For nearly 40 years, Men’s Wearhouse founder George Zimmer was all about making the everyday guy a little better dressed, without being pretentious. With his gravelly voice and catch-phrase, “You’re going to like the way you look; I guarantee it,” he became an American icon.
Now, however, he’s more into weed than wardrobes. Zimmer was let go by his company’s board of directors in 2013, and since then he’s been all about helping folks like the way they feel…by smoking weed. An outspoken advocate at cannabis conferences in California and Nevada, Zimmer has also donated significant amounts of money to marijuana legalization efforts.
Zimmer has a nearly 50-year history with marijuana, first using it as a student in college, and advocating for it ever since. He told the Portland Business Journal that “I’ve been trying to do what I can over almost 50 years to try to de-demonize marijuana, dating back to my days as a college student in the ‘50s.”
But some of that maverick spirit may also have led to his downfall at the company. The always-suited Zimmer told Business Insider about the reasons why he got fired, and how it’s turned him into an activist for weed.”You know, one of the very small reasons — and I say small — would be that I tended to be kind of a renegade or somebody who said what he thought,” Zimmer said. “That made the board of directors increasingly uncomfortable.”
Zimmer’s also not afraid to put his money – and his health – on the table when it comes to smoking weed. In 2010, he donated $50,000 to support an attempt to legalize recreational marijuana in California, and he credits marijuana with being one of the things that helped him stop drinking over 35 years ago.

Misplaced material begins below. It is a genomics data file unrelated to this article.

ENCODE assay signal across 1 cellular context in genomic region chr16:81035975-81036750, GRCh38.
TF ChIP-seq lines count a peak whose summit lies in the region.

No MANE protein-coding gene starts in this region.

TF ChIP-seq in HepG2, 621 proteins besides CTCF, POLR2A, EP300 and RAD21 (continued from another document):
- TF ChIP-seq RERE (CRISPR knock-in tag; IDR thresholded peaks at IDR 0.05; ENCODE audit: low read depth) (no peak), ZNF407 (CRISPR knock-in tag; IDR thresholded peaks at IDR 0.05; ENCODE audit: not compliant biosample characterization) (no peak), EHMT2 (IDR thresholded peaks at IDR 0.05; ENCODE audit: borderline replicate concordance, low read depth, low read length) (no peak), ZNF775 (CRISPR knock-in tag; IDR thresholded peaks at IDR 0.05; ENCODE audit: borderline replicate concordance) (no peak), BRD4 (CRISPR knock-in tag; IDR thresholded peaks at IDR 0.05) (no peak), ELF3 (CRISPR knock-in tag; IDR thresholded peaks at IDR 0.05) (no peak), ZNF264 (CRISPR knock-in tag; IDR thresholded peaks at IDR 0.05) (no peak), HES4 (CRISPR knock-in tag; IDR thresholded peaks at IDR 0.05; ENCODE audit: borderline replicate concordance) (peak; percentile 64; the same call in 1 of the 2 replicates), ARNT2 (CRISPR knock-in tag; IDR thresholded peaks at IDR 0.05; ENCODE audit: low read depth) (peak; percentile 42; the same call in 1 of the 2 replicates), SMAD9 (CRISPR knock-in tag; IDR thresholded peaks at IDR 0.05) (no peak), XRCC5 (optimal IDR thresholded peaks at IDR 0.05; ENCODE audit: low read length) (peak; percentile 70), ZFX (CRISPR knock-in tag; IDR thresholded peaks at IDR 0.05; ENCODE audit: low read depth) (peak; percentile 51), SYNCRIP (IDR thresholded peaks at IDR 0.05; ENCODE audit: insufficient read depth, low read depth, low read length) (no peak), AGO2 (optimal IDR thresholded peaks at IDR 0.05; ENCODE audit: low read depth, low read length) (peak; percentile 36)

“The fact is — and I mean the scientific fact — [marijuana] is less toxic and dangerous than cigarettes and alcohol, which are the main drugs in the United States,” he stated.
Zimmer also believes that marijuana helped him cope after being fired from the Men’s Wearhouse. “I refer to [marijuana] as harm reduction,” he said. “So the way cannabis helps is, when you lose your job, you don’t go on a two-week bender.”
In case you were wondering if the 68-year-old still imbibes he also told the Business Journal, “I still enjoy the product. I have four children (ranging from 15 to 33), and I never smoke in front of my younger children. They know I smoke. I just don’t smoke around them.” It’s not that he’s ashamed of it, it’s just that he believes “…if you have not figured out your life’s purpose, I do think there’s the chance that you may get distracted from finding something of value to pursue. It’s probably not the case for most people, but there may be a percentage, and I think the risk is inverse to age.”